This is not exactly a story you’ve heard before.
They saw each other across a crowded room (full of zombies). As all the (staged) craziness of the world seemed to stop for a moment (actually, it had), a (zombie) girl stood at her window, looking for a sign (from the director).
In that moment (in rehearsal), their eyes met (through her white contact lenses). The boy seized the moment. He winked. She (the zombie girl) wondered.
“Who’s this strange guy winking at me?” smirks Becky Jones, retelling the moment. Sitting next to her on the giant couch is the guy, now her husband, Chris Jones.
Becky works at a private investing firm and Chris is a manager of an environmental testing company. For fun, they both do a bit of community theater. Were it not for the continuing success of the Maverick Theater’s annual Night of the Living Dead production every October, we wouldn’t be having this conversation.
Becky joined the cast of the Maverick’s Zombie Love in 2011 as a favor to a friend. Her friend coaxed her into joining the cast of NOTLD the following year. “You’re crazy, that looks like a lot of work” she told the friend.
Chris started at the Maverick in 2011 as well, but worked behind the scenes for a few shows a year, including NOTLD. Somehow, even in the small theater, they just missed each other.
“He’d do his tech stuff and leave. He wouldn’t talk to anybody,” Becky says. “He was like this ghost who’d put props in their place and disappear.”
Then Chris moved up, eh, or down, depending on how you look at it. “Three years ago, I started being a zombie,” he says.
But the newly (love bug) bitten zombie boy needed a reason to talk to the seasoned zombie girl.
“I had to have somebody put my contacts in,” Chris says, “So, why not have Becky put them in and get some one-on-one time?”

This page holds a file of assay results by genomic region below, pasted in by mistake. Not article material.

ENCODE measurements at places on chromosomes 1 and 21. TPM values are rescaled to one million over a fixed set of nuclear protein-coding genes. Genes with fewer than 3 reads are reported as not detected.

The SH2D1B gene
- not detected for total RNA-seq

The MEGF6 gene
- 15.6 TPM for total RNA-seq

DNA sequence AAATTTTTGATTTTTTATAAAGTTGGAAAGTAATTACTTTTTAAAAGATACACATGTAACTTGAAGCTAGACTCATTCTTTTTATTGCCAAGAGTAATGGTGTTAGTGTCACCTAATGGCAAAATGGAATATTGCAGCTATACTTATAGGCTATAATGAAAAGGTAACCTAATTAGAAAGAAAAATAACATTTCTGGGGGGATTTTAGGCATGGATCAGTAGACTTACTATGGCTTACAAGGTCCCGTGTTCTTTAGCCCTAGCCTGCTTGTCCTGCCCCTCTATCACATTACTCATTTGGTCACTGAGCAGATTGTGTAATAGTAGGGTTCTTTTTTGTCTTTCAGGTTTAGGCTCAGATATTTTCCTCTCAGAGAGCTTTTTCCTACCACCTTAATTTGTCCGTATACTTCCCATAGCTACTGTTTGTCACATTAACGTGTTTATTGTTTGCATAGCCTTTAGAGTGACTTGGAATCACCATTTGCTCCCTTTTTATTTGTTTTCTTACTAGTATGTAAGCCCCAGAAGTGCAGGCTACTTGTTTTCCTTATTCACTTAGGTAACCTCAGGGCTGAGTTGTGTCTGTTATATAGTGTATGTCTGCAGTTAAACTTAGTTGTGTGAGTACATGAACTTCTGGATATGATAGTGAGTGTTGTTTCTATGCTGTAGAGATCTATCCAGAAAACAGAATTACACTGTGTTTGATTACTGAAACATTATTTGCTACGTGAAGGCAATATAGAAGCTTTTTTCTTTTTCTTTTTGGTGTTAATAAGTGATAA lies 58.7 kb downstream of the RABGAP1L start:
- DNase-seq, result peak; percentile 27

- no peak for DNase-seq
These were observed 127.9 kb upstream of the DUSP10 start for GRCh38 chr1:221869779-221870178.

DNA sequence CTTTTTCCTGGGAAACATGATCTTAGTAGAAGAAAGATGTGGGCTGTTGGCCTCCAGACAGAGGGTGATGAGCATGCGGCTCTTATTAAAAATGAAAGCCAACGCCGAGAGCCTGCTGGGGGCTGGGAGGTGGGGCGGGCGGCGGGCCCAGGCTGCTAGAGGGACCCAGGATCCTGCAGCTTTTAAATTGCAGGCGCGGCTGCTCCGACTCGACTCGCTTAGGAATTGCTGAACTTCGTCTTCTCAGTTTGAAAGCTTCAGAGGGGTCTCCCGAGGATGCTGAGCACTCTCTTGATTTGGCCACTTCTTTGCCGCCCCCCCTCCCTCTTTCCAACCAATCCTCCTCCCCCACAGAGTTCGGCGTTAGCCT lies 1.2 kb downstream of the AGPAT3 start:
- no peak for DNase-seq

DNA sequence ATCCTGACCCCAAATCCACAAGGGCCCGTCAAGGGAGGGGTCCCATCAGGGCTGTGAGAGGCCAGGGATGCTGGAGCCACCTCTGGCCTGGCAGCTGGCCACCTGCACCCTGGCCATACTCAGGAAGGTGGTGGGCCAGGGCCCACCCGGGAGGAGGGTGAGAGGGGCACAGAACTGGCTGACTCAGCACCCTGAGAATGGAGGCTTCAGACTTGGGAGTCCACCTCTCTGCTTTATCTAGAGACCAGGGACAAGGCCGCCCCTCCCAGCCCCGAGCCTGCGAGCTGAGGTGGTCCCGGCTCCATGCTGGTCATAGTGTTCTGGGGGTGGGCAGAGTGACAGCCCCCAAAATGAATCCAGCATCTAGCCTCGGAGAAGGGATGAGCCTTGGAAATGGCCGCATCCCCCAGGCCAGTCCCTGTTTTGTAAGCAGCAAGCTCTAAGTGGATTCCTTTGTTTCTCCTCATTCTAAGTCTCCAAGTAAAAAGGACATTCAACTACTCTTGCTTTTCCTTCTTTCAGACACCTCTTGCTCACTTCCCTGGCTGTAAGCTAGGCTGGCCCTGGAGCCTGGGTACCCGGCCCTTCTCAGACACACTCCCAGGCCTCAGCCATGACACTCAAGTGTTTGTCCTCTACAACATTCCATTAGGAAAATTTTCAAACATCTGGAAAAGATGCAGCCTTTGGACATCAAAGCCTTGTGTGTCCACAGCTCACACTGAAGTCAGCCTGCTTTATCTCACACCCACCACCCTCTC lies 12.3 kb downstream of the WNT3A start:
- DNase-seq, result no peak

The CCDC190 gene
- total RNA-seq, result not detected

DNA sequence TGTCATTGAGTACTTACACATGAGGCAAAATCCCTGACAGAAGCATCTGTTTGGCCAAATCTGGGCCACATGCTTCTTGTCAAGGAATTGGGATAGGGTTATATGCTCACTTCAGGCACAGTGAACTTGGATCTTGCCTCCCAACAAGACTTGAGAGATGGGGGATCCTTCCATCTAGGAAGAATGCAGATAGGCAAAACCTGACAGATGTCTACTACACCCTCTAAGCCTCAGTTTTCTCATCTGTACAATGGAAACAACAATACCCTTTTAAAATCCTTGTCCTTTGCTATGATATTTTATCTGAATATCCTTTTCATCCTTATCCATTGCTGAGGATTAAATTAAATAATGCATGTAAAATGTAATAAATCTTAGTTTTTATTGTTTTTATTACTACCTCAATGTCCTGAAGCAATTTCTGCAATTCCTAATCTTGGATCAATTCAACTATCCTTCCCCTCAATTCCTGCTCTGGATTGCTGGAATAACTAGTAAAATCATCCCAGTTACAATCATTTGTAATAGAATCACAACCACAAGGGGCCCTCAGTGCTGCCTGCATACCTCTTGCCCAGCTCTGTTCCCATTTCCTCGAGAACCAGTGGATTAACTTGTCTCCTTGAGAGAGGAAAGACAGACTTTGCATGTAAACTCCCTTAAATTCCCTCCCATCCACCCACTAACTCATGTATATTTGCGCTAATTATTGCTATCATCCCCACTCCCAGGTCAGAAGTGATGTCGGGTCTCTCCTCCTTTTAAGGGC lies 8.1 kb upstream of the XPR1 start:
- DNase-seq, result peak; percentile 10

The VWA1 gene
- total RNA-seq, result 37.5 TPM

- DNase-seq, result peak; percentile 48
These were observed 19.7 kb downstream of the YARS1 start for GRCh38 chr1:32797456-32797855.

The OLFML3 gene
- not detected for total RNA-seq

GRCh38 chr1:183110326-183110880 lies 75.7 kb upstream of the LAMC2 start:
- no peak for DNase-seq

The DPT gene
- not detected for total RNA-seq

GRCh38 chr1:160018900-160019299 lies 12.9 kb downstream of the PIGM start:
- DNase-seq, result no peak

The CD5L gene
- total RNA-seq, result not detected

Many actors who don’t normally wear contacts struggle puting in the white theatrical contacts that give zombies that special look.
“I’m thinking, ‘is he flirting or can he really not put his contacts in?’” Becky says. “Bless his heart, his eyes were bright red and had tears running down his cheek and here I am, ‘Did you really try?’”
In their down time, they got to know each other, covering all the topics early and agreeably. But Becky was in a long-term relationship and Chris had plans to move to Kansas to start a business when the run was over.
After the closing show of the 2015 production, Chris said his goodbyes to the other cast, handed Becky a bouquet of white roses, and thanked her for the time they’d spent together. He then headed toward the door and a future in the Midwest.
As Chris left the theater, Becky followed. They arranged to have dinner the following night, so Chris can help Becky learn her lines as an understudy in the Maverick’s Plan 9 From Outer Space the following weekend. Over pho, Becky told Chris she was breaking up with her boyfriend. She considers it their first date.
A year later, Chris proposed. Most of it Becky says she was too excited to actually hear, but said yes and they were married about 7 months later.
Though mostly traditional, the wedding did include touches of the macabre, hints to how they met.
“We had a zombie table with zombie pictures,” Becky says. “There were splotches of blood on the lace.”
Now each October, they put aside their normal wedded bliss to spend their weekends in torn clothing, fake blood and those white contact lenses. It keeps the spark alive for them, even if some people still don’t get it.
“I tell people it made it easy,” Becky says. “We were doing a show at a theater and if he saw me as a zombie, the worst I could possibly look, and I changed in front of the guy for two months, what’s left, you know? It just gets better.”